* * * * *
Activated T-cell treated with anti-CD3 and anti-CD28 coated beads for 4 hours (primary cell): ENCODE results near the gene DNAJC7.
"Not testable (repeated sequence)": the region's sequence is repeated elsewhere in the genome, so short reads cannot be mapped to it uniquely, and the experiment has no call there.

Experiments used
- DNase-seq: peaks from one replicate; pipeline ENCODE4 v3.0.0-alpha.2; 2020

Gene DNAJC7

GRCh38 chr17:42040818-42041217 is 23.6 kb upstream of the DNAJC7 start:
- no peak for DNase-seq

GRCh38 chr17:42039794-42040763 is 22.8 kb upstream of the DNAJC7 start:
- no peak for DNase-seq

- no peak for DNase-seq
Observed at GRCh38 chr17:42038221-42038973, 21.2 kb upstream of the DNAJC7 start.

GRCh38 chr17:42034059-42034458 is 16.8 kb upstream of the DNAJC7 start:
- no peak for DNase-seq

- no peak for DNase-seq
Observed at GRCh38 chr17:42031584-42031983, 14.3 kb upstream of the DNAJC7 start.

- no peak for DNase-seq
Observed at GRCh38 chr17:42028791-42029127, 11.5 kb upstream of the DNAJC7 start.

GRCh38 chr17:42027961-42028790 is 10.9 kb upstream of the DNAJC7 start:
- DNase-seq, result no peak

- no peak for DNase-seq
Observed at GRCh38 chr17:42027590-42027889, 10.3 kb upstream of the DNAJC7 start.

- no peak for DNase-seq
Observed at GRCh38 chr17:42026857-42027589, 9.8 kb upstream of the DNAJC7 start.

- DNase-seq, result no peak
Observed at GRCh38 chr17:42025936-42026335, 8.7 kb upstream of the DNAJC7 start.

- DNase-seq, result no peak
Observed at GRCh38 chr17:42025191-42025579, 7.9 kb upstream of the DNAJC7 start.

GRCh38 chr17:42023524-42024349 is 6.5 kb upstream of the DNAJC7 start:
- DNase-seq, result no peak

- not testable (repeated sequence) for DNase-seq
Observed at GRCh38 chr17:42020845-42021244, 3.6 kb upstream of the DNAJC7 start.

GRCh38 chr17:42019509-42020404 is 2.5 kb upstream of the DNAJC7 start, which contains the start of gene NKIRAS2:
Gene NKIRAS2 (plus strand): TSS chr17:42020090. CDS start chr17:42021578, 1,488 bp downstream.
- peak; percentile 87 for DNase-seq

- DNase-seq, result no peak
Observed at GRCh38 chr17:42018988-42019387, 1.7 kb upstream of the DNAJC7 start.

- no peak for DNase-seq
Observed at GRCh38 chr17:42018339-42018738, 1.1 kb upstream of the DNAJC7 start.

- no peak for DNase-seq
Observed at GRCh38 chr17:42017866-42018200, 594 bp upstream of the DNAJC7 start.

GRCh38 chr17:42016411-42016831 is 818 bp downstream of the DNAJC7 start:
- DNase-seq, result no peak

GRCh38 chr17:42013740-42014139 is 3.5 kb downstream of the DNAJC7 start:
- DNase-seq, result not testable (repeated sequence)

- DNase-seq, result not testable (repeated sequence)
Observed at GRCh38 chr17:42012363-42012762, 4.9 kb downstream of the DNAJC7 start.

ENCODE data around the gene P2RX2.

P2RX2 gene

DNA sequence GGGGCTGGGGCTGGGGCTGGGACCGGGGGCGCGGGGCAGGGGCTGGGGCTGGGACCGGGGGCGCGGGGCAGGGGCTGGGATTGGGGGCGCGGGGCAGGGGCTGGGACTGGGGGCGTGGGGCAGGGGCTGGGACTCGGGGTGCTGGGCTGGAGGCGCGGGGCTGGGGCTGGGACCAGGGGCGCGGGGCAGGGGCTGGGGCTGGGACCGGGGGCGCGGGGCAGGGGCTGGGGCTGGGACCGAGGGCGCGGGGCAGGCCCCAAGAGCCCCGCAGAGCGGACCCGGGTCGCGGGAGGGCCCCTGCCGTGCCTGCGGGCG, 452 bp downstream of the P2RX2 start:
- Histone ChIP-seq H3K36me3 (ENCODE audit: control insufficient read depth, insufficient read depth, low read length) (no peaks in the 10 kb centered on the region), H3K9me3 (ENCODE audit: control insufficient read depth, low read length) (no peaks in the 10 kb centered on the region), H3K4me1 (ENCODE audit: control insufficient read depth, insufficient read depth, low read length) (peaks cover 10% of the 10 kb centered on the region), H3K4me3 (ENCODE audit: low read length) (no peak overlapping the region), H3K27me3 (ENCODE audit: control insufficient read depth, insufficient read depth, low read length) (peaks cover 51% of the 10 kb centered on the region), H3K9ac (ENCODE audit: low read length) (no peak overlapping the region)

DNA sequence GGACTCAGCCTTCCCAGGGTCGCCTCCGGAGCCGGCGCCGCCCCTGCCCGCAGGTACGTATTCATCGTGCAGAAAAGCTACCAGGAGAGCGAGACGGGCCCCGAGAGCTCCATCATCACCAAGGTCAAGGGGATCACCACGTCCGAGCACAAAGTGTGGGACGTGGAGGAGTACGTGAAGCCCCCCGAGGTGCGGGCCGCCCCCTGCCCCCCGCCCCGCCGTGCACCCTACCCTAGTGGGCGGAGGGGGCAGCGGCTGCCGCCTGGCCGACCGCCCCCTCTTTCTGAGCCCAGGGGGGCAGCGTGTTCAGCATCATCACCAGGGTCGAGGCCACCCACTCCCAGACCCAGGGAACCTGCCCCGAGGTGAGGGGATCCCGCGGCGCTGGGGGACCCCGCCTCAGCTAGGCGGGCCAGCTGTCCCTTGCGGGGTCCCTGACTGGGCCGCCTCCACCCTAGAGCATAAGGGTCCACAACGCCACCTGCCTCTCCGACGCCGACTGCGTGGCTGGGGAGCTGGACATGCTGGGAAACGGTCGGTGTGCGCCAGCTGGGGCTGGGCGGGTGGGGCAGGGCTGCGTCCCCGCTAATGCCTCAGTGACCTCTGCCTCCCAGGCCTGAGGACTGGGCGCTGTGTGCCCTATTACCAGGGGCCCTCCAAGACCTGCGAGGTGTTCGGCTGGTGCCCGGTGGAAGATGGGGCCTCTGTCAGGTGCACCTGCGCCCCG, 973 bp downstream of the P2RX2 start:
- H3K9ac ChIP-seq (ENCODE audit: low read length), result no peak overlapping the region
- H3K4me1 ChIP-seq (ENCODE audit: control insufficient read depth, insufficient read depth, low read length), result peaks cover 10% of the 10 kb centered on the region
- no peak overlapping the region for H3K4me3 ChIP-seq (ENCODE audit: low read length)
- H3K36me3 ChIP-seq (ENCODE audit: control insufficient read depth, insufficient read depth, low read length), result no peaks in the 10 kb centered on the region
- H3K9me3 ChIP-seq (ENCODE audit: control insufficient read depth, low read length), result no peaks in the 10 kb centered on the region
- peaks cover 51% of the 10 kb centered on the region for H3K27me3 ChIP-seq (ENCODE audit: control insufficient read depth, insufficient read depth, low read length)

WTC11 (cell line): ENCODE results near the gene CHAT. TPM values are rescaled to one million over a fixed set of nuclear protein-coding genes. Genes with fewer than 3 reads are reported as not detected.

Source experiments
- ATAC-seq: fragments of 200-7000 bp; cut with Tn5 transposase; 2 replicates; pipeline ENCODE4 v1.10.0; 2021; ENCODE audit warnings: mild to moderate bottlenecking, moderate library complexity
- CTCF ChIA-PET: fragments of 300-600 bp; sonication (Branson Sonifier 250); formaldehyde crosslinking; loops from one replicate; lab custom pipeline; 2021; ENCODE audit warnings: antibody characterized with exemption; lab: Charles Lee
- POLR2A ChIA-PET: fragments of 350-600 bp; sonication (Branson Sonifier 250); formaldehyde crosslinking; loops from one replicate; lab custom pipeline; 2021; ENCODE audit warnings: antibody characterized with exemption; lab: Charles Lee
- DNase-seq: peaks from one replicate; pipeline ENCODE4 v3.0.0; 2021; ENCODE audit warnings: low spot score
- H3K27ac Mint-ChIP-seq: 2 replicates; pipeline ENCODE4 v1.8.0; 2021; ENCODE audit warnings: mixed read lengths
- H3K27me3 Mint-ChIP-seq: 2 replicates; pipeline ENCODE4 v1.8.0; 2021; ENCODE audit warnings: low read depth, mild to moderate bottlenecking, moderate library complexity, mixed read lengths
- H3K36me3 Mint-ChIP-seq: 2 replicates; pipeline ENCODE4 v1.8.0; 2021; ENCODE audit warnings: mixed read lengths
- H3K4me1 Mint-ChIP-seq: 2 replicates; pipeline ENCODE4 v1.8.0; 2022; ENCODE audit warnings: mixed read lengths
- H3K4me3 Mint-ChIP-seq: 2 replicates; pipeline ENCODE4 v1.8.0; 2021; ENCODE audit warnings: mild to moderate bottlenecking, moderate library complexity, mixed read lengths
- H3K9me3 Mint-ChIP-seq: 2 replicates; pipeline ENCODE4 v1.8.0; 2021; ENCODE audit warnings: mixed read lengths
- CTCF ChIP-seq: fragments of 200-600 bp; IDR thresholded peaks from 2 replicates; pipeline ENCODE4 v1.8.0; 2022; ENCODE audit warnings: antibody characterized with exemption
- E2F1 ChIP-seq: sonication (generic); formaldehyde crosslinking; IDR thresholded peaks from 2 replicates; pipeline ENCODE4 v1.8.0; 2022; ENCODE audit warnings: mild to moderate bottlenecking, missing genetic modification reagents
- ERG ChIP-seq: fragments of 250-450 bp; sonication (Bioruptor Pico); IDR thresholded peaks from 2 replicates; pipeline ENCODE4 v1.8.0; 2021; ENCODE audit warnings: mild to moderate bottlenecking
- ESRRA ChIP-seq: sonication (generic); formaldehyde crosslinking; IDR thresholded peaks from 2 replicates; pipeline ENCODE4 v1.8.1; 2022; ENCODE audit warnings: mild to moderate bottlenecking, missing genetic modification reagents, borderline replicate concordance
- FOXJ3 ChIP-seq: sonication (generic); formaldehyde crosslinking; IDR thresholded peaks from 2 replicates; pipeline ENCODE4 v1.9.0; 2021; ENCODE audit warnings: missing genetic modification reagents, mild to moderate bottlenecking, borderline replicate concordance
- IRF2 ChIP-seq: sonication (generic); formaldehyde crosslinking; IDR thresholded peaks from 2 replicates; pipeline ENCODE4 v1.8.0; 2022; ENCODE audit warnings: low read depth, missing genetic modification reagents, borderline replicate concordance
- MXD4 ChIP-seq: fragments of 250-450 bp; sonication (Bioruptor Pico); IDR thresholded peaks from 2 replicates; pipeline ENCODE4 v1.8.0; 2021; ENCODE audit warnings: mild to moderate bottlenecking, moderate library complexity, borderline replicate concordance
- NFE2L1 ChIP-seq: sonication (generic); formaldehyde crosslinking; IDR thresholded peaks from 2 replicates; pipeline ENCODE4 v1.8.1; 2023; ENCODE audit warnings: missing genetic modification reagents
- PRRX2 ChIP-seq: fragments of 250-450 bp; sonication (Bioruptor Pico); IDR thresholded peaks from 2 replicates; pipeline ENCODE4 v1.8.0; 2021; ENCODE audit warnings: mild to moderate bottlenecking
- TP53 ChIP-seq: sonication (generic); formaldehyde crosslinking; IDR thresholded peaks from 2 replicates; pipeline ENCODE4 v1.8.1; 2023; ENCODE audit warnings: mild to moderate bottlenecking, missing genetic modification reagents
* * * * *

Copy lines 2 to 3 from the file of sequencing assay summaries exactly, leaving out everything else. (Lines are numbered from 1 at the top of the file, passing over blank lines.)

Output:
"Not testable (repeated sequence)": the region's sequence is repeated elsewhere in the genome, so short reads cannot be mapped to it uniquely, and the experiment has no call there.

Experiments used